Lake Effect is here to answer your questions about how local and state public health orders apply to employers. We continue to monitor important legal and HR developments, as well as COVID-related updates from federal, state, and local authorities. Please keep watching our blogs and emails for these important updates, as well as discussions of how compliance meets culture. To dive into these issues, contact us at or 1-844-333-5253.

Governor Evers Extends Statewide Public Health Emergency and Mask Mandate

On February 4, 2021, the Wisconsin Legislature struck down the existing statewide mask mandate and public health emergency. In response, Governor Tony Evers issued Executive Order #105, which declares a new state of emergency and public health emergency for 60 days or until it is revoked or overturned. Governor Evers also issued a new Emergency Order #1 implementing once again a statewide mask mandate until March 20, 2021. This emergency order maintains the same face mask requirements that were included in the previous mandates. Lake Effect’s summary of the requirements can be found here. The Governor’s new Emergency Order #1 supersedes any less restrictive local order.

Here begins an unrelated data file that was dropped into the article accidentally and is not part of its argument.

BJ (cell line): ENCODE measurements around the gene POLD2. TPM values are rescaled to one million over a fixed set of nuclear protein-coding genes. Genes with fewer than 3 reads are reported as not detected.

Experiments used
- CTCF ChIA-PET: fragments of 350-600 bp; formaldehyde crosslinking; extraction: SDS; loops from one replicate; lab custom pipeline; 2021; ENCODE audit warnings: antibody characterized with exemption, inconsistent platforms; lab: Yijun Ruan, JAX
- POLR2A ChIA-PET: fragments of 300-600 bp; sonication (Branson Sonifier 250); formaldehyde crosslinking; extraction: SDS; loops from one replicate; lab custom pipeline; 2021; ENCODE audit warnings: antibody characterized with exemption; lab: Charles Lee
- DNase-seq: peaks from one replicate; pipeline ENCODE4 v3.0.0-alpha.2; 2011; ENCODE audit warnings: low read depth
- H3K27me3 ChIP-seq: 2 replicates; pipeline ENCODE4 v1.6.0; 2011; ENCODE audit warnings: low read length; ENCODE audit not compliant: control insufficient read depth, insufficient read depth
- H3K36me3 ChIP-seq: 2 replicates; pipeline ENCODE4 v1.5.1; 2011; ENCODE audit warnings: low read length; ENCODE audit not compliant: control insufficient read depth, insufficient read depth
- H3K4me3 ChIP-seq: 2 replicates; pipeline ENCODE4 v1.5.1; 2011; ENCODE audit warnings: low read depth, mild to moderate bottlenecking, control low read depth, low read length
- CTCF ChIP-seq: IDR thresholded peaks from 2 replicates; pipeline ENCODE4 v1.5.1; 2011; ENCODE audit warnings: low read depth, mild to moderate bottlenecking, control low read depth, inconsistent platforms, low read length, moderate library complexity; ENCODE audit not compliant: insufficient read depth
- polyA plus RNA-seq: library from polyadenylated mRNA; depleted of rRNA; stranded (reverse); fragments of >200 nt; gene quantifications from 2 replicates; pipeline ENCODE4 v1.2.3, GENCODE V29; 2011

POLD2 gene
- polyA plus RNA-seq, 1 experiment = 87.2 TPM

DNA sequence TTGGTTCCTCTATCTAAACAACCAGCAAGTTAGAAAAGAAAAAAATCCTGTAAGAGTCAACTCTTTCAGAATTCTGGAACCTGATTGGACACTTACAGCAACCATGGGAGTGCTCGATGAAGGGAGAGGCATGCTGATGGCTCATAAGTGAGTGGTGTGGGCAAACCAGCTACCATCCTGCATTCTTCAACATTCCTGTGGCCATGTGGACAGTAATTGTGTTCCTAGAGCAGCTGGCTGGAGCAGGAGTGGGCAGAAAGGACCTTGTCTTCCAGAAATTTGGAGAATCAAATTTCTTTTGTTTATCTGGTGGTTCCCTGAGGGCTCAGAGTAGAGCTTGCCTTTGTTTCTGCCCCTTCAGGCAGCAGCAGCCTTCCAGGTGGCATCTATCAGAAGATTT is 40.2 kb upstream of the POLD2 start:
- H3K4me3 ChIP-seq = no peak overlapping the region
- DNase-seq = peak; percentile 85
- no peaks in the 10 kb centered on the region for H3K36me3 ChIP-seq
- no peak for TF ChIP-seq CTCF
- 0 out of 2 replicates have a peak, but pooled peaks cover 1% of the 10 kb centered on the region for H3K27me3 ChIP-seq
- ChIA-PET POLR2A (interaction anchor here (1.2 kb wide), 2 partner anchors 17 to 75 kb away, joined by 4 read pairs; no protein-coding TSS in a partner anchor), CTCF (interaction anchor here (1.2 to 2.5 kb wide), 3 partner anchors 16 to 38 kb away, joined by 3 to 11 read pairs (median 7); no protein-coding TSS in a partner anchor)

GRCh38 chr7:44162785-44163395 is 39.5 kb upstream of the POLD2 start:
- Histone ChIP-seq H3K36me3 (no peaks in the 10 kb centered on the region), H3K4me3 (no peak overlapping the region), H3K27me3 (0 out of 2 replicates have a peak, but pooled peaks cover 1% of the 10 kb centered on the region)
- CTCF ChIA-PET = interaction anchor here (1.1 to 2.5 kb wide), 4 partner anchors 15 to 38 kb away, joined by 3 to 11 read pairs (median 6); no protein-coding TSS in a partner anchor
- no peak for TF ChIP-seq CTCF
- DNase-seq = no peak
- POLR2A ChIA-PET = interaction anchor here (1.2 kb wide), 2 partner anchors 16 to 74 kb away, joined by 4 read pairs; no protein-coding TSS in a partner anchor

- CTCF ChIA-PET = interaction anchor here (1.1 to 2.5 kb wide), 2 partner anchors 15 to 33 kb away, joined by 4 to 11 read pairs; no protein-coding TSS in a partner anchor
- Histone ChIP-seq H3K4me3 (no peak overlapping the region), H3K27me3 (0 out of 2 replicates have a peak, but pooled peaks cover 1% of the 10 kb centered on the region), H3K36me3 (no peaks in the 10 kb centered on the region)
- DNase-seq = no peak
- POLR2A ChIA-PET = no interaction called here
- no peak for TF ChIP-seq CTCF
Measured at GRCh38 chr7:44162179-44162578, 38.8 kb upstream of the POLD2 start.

OSHA Recommends Measures to Reduce Workplace Spread of COVID-19

Responding to a directive from the Biden administration, OSHA posted new guidance on January 29, 2021 to help non-healthcare employers identify COVID-19 risks and implement effective measures to minimize its spread in the workplace. The guidance is not a standard or regulation, and it creates no new legal obligations. It is advisory in nature, containing recommendations and detailed descriptions of existing safety and health regulations. However, it will likely be one yardstick used to measure compliance with OSHA’s “General Duty Clause,” which requires employers to provide workers with a workplace free from recognized hazards that cause or are likely to cause death or serious harm.

The new guidance specifies that implementing a workplace COVID-19 prevention program is the most effective way to reduce its spread at work. An effective program includes such elements as:

  • Assigning a workplace coordinator responsible for COVID-19 issues.
  • Identifying where and how employees might be exposed at work.
  • Identifying a combination of measures to limit the spread of COVID-19 at work including separating and sending home potentially infected employees, implementing physical distancing and barriers, requiring face coverings, improving ventilation, and using applicable PPE, as well as good hygiene and cleaning/disinfection practices.